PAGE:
A Transportation Security Administration agent demonstrates how to stand… (Wally Skalij, Los Angeles…)
Although many signs point to a strengthening U.S. economy, the overwhelming sentiment in the business travel world remains doing more with less.
That attitude came across in a recent study that found many business travelers are staying a few extra nights to handle more business instead of making multiple trips.
Partly as a result, the estimated total number of trips in the U.S. dropped 22.7% from 2000 to 2011, but overall spending on business travel increased 3.3%, according to a study released last week by the Global Business Travel Assn., a trade group in Virginia.
In 2000, the association estimated that Americans spent $243 billion on more than 576 million business trips. Last year, spending on business trips rose to $251 billion, but the number of trips dropped to 445 million, according to the group.
The average amount spent on a business trip in 2000 was $422, compared with $564 in 2011, the trade group said. Nearly two-thirds of that increase was the result of inflation, the association said, and about a third came from higher spending.
"This trend makes sense," said Michael W. McCormick, the association's executive director. "We're seeing road warriors taking fewer trips but making the most of them, making more stops and spending more on the road."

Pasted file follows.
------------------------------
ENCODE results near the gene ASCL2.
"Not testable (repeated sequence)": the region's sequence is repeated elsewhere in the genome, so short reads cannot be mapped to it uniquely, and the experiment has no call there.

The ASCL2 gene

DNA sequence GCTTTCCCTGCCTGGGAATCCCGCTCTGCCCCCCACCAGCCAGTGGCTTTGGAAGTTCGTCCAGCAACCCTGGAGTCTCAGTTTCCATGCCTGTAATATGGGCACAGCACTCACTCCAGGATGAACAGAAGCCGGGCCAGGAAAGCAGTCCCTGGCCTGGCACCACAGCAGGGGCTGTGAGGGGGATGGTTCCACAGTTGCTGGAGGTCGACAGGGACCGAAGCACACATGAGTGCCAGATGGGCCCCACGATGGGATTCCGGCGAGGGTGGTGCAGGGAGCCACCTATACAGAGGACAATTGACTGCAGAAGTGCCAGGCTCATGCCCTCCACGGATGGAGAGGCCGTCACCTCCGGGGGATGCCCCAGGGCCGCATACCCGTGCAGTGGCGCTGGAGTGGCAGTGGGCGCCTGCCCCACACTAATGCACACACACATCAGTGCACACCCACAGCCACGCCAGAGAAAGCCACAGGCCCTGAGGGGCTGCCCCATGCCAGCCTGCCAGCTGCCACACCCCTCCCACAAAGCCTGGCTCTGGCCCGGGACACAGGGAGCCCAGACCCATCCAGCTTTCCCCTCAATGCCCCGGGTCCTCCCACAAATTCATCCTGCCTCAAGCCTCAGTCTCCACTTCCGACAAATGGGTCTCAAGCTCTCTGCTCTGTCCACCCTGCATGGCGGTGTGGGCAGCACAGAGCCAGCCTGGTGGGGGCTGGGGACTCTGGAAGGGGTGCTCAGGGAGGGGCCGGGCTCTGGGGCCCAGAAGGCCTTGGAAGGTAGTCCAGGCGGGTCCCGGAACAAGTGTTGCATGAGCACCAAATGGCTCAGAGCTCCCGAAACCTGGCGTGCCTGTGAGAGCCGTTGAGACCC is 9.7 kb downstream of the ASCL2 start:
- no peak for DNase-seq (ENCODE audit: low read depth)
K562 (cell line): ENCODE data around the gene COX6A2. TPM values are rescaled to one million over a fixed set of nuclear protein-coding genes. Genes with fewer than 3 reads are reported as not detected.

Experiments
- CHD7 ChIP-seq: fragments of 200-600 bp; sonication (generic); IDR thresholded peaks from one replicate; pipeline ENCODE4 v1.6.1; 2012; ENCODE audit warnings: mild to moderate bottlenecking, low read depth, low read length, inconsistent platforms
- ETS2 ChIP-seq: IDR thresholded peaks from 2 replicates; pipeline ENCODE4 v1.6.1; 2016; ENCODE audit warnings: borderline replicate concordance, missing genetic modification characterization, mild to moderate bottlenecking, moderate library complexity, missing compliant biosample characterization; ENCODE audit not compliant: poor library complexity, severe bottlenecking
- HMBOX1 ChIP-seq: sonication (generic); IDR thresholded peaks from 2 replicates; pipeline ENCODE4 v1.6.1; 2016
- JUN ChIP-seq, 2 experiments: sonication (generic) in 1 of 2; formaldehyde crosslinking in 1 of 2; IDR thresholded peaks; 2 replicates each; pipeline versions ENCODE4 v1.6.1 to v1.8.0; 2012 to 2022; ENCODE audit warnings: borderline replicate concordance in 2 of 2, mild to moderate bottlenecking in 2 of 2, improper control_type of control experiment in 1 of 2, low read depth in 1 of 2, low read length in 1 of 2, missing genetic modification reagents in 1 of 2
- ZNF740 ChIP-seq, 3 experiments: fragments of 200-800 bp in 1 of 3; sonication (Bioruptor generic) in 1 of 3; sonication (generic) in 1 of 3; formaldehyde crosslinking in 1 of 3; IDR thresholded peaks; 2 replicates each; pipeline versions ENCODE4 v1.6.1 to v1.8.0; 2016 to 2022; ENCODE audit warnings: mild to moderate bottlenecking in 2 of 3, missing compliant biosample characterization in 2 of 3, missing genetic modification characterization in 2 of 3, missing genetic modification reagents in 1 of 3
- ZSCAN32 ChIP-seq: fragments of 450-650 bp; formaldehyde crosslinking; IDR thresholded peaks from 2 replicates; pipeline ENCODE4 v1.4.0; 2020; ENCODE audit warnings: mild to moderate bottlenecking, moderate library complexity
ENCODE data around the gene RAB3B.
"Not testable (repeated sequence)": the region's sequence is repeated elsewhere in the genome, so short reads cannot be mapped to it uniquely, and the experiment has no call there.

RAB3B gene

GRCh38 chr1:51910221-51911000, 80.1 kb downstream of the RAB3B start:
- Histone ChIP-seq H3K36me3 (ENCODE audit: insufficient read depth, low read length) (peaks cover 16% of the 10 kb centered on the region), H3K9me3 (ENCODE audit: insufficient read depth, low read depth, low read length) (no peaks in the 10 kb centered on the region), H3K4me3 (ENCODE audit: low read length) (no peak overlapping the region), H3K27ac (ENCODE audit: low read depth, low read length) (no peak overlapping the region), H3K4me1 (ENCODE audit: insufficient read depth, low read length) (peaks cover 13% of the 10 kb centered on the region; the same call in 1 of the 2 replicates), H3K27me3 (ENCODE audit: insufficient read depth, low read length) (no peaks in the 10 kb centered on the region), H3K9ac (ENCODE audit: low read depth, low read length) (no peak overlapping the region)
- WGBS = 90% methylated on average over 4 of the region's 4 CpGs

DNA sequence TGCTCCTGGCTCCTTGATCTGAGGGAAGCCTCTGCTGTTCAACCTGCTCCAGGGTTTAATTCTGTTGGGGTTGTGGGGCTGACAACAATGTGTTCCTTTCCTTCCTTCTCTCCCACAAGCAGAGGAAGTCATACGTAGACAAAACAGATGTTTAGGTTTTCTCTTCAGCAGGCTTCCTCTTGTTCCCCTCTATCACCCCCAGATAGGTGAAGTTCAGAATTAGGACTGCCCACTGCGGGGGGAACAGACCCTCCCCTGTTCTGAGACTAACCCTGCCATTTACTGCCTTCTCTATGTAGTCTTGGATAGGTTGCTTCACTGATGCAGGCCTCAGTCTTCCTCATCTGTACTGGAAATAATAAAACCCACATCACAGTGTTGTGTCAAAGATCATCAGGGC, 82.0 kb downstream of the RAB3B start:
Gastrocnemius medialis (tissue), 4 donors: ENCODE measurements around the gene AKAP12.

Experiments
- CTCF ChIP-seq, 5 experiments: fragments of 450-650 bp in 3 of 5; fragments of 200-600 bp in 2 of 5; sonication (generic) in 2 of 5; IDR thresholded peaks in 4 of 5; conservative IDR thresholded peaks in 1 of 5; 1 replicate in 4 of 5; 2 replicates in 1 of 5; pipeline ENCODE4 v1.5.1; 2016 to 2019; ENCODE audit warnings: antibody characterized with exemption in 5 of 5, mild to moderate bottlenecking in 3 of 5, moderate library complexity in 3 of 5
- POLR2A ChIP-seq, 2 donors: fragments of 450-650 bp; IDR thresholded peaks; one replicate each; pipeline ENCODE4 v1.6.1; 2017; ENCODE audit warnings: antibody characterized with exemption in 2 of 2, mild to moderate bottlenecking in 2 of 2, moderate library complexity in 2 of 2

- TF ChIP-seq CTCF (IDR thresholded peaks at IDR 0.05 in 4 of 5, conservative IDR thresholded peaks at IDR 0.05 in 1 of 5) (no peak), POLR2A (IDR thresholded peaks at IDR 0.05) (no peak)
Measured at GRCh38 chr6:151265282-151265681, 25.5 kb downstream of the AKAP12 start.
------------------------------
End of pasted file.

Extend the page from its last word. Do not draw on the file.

Express security screening on tap for Delta passengers at LAX
A program that lets preapproved air travelers zip through security lines will be expanded this month to some Delta Air Lines passengers at Los Angeles International Airport.
The program, dubbed PreCheck and operated by the Transportation Security Administration, has been available for several months at LAX but only for preapproved passengers who fly American Airlines, one of the airport's largest carriers.
Starting April 24, it will be offered to Delta passengers in Terminal 5 as well, the TSA announced Friday.
Since PreCheck's launch in October, it has been expanded to 12 airports across the country and has screened 750,000 passengers. TSA officials said they don't know how many passengers have used the program at LAX.
PreCheck lets travelers avoid what have become among the most annoying steps of post-9/11TSA screening: removing shoes, belts and coats.
Travelers who have already submitted background information to participate in a frequent flier program with American and Delta may be invited by those airlines to participate in PreCheck. If passengers agree, the airlines would share the background data with the TSA.
Travelers may also provide PreCheck background information online, pay $100 and receive an identification number that is submitted when booking an airline ticket. The application also qualifies passengers for Global Entry, an expedited customs program for entering the country.